Online
2011
18.

Concierge Medicine [electronic resource]: Greater Access-for a Fee

NewsHour's health correspondent Betty Ann Bowser looks at a new health care trend called concierge medicine that involves offering specialized care for those who can afford the price tag. Origina?
Online
2012
19.

Welcome to the World [electronic resource]: Born Poor, Die Poor?

Every year 130 million babies are born, but their outcomes in life depend on where, how, and to whom they are born. In Cambodia, new arrivals are likely to belong to a family that scavenges the streets to survive, while in Sierra Leone, chances of making it past the first year of life are half those of the worldwide average. American babies fare much better, although there are now more than 1.6 million homeless children in the U.S. and the country's infant mortality rate is one of the worst in the developed world. Through the stories of mothers and their babies in Cambodia, Sierra Leone, and the U.S., this program looks at how poverty affects childbirth and childhood. Some content may be objectionable. Contains nudity. A viewable/printable instructor's guide is available online.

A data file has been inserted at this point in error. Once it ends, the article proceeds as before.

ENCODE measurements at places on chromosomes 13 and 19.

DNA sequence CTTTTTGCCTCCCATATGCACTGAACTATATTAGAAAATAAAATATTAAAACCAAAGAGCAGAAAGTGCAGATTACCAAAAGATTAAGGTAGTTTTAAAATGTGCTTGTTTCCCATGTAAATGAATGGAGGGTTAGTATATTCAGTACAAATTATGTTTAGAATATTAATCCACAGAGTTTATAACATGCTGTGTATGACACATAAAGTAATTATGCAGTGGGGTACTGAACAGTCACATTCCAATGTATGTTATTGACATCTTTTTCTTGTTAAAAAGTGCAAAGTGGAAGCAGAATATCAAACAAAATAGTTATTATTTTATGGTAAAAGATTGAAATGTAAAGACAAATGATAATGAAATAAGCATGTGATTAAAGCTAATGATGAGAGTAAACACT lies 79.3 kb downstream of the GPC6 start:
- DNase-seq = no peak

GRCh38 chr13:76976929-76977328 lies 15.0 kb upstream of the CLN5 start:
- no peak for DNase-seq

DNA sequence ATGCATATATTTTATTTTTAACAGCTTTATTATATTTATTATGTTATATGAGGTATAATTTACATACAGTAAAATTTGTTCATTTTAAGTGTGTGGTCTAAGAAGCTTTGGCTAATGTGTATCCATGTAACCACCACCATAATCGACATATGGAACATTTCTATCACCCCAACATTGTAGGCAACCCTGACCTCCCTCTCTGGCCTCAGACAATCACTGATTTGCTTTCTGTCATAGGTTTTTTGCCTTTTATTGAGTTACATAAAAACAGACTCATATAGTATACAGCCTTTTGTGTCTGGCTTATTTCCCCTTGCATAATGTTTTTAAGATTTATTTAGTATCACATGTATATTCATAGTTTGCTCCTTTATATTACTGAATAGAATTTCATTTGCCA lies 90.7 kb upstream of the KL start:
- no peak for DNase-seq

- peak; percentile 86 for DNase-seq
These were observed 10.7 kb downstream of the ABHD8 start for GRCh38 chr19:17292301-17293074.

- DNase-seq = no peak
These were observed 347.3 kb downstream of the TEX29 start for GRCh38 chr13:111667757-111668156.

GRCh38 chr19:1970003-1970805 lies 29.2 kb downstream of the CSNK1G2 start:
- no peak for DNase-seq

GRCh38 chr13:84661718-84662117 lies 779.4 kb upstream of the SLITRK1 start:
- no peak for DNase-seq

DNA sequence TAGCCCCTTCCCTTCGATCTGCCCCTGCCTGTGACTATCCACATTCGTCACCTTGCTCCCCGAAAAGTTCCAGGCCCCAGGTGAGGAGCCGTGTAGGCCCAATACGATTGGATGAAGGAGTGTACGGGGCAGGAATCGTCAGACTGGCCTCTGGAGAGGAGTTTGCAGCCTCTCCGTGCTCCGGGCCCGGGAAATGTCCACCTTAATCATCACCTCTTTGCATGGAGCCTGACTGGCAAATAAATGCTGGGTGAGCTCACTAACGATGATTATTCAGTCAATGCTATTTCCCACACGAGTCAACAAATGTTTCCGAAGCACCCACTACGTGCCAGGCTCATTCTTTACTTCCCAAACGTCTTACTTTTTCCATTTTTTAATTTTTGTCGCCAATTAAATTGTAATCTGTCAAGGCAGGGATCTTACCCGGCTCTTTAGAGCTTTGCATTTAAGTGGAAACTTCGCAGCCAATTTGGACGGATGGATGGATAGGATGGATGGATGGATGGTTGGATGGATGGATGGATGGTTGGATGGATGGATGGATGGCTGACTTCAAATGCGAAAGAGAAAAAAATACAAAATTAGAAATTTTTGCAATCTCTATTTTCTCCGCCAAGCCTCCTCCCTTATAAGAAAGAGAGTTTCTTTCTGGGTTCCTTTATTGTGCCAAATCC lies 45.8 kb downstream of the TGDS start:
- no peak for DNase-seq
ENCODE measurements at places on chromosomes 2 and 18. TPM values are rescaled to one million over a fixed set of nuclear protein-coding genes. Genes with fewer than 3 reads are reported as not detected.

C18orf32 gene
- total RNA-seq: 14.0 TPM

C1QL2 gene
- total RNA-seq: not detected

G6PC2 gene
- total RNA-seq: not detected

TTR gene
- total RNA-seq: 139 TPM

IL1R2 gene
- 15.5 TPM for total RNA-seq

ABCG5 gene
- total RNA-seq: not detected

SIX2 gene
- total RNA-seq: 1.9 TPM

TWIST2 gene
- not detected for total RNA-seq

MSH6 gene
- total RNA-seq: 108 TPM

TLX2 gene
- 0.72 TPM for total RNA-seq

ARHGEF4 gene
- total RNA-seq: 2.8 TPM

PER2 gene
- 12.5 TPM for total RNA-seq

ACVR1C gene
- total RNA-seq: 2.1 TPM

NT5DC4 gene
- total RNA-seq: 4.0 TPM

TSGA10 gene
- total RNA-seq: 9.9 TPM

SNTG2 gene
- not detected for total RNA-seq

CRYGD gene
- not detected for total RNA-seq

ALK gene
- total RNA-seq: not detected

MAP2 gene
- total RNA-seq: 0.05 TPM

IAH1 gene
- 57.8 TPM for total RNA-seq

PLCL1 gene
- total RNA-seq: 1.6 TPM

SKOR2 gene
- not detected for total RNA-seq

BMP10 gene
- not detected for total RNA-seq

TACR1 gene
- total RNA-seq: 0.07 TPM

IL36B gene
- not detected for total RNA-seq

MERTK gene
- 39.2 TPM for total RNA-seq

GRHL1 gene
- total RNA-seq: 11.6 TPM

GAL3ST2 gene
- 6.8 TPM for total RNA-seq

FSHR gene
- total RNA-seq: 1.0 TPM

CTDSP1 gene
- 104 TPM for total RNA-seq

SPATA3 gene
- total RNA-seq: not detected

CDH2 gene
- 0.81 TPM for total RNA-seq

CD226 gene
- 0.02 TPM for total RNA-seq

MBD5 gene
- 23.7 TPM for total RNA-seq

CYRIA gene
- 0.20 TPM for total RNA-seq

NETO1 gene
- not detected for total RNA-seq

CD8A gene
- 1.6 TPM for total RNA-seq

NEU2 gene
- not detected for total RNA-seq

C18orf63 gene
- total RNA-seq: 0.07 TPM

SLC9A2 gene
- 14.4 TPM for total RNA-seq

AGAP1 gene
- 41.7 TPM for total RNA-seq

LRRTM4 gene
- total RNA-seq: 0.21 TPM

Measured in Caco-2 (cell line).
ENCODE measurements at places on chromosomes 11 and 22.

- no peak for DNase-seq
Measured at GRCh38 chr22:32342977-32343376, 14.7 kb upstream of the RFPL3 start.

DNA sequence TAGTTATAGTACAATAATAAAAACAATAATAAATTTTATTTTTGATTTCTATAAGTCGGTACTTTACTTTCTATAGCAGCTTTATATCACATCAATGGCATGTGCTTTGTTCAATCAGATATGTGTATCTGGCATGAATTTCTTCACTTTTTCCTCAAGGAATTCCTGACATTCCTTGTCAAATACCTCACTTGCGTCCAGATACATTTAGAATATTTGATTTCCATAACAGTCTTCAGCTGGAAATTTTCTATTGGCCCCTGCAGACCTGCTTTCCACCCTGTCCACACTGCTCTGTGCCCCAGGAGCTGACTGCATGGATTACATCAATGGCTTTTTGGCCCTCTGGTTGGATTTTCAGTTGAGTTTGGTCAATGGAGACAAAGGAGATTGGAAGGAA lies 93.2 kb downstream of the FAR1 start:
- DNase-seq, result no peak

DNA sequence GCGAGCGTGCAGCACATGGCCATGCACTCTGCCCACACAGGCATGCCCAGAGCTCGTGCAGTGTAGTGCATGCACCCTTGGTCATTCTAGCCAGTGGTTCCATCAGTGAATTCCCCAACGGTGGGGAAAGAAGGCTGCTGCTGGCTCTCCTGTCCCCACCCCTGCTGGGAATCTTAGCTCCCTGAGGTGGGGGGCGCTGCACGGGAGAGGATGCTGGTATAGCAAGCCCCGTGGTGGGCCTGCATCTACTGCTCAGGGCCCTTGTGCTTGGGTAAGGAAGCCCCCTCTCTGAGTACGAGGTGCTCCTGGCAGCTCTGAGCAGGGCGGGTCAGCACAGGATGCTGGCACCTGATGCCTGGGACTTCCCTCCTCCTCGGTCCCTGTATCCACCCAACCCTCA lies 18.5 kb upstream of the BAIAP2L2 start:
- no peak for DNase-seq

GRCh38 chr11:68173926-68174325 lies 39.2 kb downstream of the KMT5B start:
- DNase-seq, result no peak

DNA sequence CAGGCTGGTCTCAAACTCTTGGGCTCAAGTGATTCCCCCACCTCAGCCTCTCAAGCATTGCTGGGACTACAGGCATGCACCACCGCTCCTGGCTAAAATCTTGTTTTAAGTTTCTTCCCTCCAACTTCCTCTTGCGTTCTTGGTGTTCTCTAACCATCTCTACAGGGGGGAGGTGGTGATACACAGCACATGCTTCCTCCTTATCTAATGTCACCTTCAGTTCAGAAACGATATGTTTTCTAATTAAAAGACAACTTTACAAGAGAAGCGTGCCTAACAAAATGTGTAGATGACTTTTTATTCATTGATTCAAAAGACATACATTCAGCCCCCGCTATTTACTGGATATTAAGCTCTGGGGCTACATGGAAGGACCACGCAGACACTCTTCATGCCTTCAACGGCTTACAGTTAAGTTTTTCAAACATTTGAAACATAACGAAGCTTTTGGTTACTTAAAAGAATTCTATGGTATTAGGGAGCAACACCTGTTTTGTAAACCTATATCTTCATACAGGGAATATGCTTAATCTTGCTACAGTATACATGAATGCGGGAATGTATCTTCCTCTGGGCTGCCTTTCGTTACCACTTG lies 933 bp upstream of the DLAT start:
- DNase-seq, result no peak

Online
2012
20.

CDC Disease Detective Camp [electronic resource]

Get an inside look at the Centers for Disease Control's or CDC's Disease Detective Camp. The camp exposes high school juniors and seniors to epidemiology-the field of public health-and the career opportunities in that field.
Online
2010